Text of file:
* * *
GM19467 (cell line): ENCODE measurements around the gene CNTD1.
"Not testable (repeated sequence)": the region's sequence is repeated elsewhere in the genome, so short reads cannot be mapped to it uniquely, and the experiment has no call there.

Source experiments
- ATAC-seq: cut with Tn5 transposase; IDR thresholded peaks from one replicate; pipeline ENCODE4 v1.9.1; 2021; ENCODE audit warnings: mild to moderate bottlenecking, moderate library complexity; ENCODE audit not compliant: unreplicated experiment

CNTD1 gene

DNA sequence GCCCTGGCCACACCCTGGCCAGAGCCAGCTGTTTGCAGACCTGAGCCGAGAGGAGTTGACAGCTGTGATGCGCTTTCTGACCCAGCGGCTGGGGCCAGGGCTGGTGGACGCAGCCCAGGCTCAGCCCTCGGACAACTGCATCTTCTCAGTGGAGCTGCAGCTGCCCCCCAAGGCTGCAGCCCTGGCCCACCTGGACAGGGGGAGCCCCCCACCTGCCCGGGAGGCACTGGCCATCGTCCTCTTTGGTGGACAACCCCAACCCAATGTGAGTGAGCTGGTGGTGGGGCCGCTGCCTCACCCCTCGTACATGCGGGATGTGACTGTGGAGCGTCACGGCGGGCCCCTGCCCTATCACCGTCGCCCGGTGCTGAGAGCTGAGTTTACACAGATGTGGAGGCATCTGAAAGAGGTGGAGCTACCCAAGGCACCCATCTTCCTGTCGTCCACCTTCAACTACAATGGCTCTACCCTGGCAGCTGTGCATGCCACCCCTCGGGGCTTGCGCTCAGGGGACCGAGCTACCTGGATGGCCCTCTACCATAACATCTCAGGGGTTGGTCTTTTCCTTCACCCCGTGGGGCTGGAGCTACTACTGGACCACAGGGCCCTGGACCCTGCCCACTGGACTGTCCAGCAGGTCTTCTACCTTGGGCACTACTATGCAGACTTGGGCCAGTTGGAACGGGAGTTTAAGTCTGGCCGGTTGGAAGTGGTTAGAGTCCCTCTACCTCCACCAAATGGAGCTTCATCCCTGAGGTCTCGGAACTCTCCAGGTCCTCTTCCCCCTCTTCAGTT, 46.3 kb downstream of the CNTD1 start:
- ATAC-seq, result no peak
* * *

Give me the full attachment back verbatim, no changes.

GM19467 (cell line): ENCODE measurements around the gene CNTD1.
"Not testable (repeated sequence)": the region's sequence is repeated elsewhere in the genome, so short reads cannot be mapped to it uniquely, and the experiment has no call there.

Source experiments
- ATAC-seq: cut with Tn5 transposase; IDR thresholded peaks from one replicate; pipeline ENCODE4 v1.9.1; 2021; ENCODE audit warnings: mild to moderate bottlenecking, moderate library complexity; ENCODE audit not compliant: unreplicated experiment

CNTD1 gene

DNA sequence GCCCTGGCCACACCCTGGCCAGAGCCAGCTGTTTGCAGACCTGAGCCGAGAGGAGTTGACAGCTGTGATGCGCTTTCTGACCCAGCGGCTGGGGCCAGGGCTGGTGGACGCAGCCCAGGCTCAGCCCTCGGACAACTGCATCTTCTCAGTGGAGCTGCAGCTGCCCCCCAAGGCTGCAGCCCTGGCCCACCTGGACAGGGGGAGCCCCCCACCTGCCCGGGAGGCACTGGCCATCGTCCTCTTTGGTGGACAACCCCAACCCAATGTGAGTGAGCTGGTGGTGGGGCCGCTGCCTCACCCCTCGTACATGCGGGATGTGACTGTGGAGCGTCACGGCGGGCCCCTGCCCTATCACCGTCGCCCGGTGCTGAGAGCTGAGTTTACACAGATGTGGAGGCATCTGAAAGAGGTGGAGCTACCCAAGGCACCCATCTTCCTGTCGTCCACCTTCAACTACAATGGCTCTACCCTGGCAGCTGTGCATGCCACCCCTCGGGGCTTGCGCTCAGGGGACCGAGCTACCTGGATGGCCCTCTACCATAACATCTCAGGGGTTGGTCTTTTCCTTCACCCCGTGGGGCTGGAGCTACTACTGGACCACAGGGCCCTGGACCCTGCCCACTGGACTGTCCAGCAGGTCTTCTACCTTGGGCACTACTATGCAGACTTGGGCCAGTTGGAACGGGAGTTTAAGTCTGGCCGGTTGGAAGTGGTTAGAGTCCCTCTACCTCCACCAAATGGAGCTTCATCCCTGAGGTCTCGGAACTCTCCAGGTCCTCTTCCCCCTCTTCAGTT, 46.3 kb downstream of the CNTD1 start:
- ATAC-seq, result no peak